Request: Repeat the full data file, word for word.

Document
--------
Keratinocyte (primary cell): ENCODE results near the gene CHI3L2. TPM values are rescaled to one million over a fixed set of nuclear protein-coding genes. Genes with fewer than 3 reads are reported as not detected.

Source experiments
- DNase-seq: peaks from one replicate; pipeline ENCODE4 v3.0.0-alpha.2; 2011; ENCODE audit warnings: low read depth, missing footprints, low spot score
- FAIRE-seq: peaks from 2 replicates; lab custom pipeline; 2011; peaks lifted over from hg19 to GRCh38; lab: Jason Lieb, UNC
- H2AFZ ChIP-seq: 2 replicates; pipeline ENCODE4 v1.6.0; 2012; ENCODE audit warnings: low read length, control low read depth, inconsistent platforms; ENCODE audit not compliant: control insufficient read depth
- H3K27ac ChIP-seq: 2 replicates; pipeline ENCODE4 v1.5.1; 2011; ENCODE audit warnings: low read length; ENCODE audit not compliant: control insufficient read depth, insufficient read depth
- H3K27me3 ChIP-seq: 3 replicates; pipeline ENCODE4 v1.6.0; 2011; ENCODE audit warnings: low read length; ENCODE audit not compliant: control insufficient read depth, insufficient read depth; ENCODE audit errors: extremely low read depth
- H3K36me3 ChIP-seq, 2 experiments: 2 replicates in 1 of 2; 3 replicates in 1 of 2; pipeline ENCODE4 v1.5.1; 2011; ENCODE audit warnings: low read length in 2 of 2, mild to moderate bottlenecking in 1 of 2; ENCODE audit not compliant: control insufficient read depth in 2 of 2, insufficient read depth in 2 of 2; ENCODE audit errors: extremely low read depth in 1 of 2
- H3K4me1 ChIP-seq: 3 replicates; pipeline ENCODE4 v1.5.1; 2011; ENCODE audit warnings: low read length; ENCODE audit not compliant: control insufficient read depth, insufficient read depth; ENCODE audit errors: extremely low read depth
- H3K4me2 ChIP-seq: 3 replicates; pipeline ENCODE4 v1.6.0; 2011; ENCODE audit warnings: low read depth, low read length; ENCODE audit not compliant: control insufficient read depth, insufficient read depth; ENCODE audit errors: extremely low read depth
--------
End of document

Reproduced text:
Keratinocyte (primary cell): ENCODE results near the gene CHI3L2. TPM values are rescaled to one million over a fixed set of nuclear protein-coding genes. Genes with fewer than 3 reads are reported as not detected.

Source experiments
- DNase-seq: peaks from one replicate; pipeline ENCODE4 v3.0.0-alpha.2; 2011; ENCODE audit warnings: low read depth, missing footprints, low spot score
- FAIRE-seq: peaks from 2 replicates; lab custom pipeline; 2011; peaks lifted over from hg19 to GRCh38; lab: Jason Lieb, UNC
- H2AFZ ChIP-seq: 2 replicates; pipeline ENCODE4 v1.6.0; 2012; ENCODE audit warnings: low read length, control low read depth, inconsistent platforms; ENCODE audit not compliant: control insufficient read depth
- H3K27ac ChIP-seq: 2 replicates; pipeline ENCODE4 v1.5.1; 2011; ENCODE audit warnings: low read length; ENCODE audit not compliant: control insufficient read depth, insufficient read depth
- H3K27me3 ChIP-seq: 3 replicates; pipeline ENCODE4 v1.6.0; 2011; ENCODE audit warnings: low read length; ENCODE audit not compliant: control insufficient read depth, insufficient read depth; ENCODE audit errors: extremely low read depth
- H3K36me3 ChIP-seq, 2 experiments: 2 replicates in 1 of 2; 3 replicates in 1 of 2; pipeline ENCODE4 v1.5.1; 2011; ENCODE audit warnings: low read length in 2 of 2, mild to moderate bottlenecking in 1 of 2; ENCODE audit not compliant: control insufficient read depth in 2 of 2, insufficient read depth in 2 of 2; ENCODE audit errors: extremely low read depth in 1 of 2
- H3K4me1 ChIP-seq: 3 replicates; pipeline ENCODE4 v1.5.1; 2011; ENCODE audit warnings: low read length; ENCODE audit not compliant: control insufficient read depth, insufficient read depth; ENCODE audit errors: extremely low read depth
- H3K4me2 ChIP-seq: 3 replicates; pipeline ENCODE4 v1.6.0; 2011; ENCODE audit warnings: low read depth, low read length; ENCODE audit not compliant: control insufficient read depth, insufficient read depth; ENCODE audit errors: extremely low read depth